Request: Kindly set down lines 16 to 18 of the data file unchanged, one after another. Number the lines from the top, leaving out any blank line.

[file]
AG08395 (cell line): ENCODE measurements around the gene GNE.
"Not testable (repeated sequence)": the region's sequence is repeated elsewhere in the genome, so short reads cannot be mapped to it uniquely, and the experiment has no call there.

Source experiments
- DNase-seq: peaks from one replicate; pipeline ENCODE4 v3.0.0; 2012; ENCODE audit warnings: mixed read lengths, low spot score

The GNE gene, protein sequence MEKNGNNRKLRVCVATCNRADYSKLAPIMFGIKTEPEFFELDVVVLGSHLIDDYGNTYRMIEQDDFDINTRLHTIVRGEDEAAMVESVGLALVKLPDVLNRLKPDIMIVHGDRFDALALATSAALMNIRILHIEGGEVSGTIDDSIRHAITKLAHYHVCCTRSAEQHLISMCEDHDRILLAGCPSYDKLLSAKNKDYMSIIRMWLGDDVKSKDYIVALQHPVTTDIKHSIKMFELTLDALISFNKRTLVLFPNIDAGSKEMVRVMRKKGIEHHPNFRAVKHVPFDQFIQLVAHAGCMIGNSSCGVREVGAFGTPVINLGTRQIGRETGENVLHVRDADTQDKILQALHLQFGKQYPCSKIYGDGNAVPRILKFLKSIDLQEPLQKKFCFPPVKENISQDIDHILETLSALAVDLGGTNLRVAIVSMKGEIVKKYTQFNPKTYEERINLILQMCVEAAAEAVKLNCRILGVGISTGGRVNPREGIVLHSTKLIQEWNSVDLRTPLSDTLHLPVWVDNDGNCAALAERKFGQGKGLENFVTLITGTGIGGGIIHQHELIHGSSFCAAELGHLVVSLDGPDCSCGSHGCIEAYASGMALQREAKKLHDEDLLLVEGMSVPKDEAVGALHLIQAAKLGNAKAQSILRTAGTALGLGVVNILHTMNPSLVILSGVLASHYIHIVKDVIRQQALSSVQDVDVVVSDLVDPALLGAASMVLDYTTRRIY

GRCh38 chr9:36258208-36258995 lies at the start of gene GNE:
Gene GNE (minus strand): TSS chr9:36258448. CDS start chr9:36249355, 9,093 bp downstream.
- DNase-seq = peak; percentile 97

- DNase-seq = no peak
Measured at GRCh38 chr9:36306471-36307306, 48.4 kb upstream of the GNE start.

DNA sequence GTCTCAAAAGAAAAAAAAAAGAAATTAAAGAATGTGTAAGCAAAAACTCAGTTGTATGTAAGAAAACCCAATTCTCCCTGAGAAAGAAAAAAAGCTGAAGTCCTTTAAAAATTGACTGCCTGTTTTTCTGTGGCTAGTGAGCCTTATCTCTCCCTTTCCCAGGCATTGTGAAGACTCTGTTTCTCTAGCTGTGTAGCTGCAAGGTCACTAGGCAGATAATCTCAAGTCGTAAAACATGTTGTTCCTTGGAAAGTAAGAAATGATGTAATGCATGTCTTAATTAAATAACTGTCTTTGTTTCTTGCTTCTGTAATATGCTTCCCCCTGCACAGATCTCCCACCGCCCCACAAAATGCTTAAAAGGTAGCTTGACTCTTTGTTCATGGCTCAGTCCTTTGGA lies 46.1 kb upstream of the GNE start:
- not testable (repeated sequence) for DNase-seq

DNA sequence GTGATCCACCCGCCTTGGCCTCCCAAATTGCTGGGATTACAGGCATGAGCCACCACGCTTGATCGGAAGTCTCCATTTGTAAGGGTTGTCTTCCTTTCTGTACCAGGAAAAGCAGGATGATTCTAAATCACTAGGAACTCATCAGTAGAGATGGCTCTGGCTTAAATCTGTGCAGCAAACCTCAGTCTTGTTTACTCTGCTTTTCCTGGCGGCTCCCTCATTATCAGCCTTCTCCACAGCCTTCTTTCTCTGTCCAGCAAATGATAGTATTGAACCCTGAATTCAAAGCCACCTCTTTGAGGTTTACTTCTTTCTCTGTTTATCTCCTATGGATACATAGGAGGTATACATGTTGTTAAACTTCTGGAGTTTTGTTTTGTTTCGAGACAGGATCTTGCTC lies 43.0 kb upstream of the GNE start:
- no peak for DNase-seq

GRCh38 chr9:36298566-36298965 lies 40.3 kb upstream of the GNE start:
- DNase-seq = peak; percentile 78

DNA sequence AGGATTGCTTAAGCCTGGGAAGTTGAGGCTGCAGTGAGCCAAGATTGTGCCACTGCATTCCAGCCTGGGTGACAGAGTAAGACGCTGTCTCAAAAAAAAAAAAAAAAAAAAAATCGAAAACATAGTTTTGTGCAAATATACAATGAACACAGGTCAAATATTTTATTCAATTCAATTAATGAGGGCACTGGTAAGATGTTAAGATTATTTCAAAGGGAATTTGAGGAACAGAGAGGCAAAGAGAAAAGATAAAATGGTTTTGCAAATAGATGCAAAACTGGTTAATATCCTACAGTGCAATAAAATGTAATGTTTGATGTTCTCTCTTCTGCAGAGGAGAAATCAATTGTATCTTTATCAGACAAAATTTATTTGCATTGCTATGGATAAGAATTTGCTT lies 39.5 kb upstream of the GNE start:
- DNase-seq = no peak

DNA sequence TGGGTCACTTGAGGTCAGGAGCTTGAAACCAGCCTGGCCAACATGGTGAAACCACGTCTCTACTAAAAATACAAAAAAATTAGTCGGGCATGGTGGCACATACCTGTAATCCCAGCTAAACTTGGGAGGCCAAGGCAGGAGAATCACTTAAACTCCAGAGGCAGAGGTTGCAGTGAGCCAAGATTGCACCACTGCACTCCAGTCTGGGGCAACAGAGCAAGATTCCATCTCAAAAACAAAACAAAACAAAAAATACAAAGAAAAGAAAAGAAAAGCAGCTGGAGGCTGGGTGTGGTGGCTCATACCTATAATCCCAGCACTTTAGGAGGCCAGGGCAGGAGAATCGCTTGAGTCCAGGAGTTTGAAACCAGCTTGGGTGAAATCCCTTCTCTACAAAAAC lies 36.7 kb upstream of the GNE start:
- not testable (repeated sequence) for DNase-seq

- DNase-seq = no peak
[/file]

- DNase-seq = peak; percentile 78

DNA sequence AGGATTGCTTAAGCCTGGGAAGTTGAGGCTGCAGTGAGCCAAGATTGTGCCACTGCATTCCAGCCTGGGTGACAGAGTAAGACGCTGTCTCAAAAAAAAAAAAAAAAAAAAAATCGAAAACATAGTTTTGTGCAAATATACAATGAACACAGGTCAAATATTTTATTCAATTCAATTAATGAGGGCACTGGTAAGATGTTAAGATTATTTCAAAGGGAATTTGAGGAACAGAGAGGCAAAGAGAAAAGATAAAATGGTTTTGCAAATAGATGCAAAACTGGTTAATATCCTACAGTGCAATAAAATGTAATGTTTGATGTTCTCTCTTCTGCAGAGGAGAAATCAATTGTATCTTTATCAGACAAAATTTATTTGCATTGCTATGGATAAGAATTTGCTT lies 39.5 kb upstream of the GNE start:
- DNase-seq = no peak